Make Sense of this Quote

Individual vs Group

The challenge of the individual vs the group has been a perpetual consideration of humans for a long time.  In medieval times, the debate appeared as “Free Will vs God”.  After Freud’s influence, the focus shifted to the “Ego vs the Superego” or the “Individual vs. the Group”.  In sociology, the debate appears in the form of “Agency vs Structure”.

Our discussion should revolve around the following:
Q: What is more important, the individual or the group?
Q: Should one just focus on one of the two?
Q: Can one do effective anthropology be balancing the two?

TASK: Read the following quotes and reread our readings for this week with these questions in mind. Then respond to these issues.

What is Culture?

Culture may be defined as the totality of the mental and physical reactions and activities that characterize the behavior of individuals composing a social group collectively and individually in relations to their natural environment, to other groups, to members of the group itself and of each individual to himself. It also includes the products of these activities and their role in the life of the groups. The mere enumerations of these various aspects of life, however, does not constitute culture. It is more, for its elements are not independent, they have a structure (Franz BoasThe mind of primitive man 1911:149)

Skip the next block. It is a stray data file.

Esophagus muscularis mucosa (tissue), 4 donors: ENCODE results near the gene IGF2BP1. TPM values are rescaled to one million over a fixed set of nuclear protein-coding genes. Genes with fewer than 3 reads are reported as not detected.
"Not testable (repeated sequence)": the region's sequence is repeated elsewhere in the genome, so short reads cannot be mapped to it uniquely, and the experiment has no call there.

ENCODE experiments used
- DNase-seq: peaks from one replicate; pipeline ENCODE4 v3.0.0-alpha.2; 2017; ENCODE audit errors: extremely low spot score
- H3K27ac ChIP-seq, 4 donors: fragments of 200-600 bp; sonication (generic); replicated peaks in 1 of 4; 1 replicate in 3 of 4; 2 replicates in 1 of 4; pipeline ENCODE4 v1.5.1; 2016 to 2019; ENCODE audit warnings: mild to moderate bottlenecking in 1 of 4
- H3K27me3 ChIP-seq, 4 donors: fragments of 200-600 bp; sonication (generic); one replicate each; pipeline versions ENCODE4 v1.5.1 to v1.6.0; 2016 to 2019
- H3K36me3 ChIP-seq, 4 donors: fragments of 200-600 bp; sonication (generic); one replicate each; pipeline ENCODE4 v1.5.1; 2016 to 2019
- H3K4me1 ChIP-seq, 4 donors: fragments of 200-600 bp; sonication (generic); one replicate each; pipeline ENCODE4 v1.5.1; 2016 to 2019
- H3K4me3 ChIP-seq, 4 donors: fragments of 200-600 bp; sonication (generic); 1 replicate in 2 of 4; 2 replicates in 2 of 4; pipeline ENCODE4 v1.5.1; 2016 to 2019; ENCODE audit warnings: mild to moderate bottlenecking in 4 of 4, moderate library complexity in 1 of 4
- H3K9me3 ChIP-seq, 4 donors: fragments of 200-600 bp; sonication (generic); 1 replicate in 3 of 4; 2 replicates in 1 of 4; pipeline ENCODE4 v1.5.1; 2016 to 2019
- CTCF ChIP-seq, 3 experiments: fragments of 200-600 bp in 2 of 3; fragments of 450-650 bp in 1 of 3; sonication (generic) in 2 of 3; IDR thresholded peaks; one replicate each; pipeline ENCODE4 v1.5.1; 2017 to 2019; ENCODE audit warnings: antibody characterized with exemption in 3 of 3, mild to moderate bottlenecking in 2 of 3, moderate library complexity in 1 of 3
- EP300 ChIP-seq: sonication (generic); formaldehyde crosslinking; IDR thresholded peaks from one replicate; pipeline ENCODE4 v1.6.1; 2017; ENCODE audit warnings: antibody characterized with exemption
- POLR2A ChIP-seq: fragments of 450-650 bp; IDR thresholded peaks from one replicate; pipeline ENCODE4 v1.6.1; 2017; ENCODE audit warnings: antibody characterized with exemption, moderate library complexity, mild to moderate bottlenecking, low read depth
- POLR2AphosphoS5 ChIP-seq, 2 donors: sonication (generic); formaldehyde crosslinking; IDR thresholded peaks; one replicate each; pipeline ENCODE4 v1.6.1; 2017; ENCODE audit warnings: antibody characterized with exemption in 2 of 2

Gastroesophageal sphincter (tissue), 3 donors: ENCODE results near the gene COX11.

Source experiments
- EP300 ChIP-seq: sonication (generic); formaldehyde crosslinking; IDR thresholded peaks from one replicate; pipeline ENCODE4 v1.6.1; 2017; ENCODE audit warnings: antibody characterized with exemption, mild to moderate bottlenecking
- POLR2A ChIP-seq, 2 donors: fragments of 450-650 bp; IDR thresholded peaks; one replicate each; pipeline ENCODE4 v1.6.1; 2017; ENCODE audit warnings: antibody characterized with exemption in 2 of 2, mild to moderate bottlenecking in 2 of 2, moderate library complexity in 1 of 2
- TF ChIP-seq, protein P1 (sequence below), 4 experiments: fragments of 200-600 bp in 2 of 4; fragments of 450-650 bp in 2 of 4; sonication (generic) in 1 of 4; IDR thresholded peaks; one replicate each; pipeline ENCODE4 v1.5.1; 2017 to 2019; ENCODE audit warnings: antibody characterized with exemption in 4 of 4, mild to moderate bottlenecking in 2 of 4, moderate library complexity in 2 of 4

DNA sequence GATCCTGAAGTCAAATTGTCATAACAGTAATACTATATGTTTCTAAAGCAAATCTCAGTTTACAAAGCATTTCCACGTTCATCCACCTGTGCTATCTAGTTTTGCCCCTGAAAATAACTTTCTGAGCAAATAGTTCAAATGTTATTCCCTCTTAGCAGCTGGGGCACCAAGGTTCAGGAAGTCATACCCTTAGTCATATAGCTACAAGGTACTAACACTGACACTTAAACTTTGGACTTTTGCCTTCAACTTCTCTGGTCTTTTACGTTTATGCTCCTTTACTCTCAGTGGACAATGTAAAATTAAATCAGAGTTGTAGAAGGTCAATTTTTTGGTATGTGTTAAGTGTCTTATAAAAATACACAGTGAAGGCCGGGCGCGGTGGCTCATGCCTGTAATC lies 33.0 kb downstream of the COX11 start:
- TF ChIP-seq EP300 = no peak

What’s an Individual?

We do not discuss the anatomical, physiological, and mental characteristics of man considered as an individual; but we are interested in the diversity of these traits in groups of men found in different geographical areas and in different social classes. – Franz Boas from a 1907 essay entitled, “Anthropology”.

What is the Superorganic?

The reason why mental heredity has nothing to do with civilization, is that civilization is not mental action but a body or stream of products of mental exercise. Mental activity, as biologists have dealt with it, being organic, any demonstration concerning it consequently proves nothing whatever as to social events. Mentality relates to the individual. The social or cultural, on the other hand, is in its very essence non-individual. Civilization, as such, begins only where the individual ends; and whoever does not in some measure perceive this fact, though as a brute and rootless one, can find no meaning in civilization, and history for him must be only a wearying jumble, or an opportunity for the exercise of art. [FROM: THE SUPERORGANIC By A. L. KROEBER page 93, Vol. 19 April-June, 1917 No. 2]

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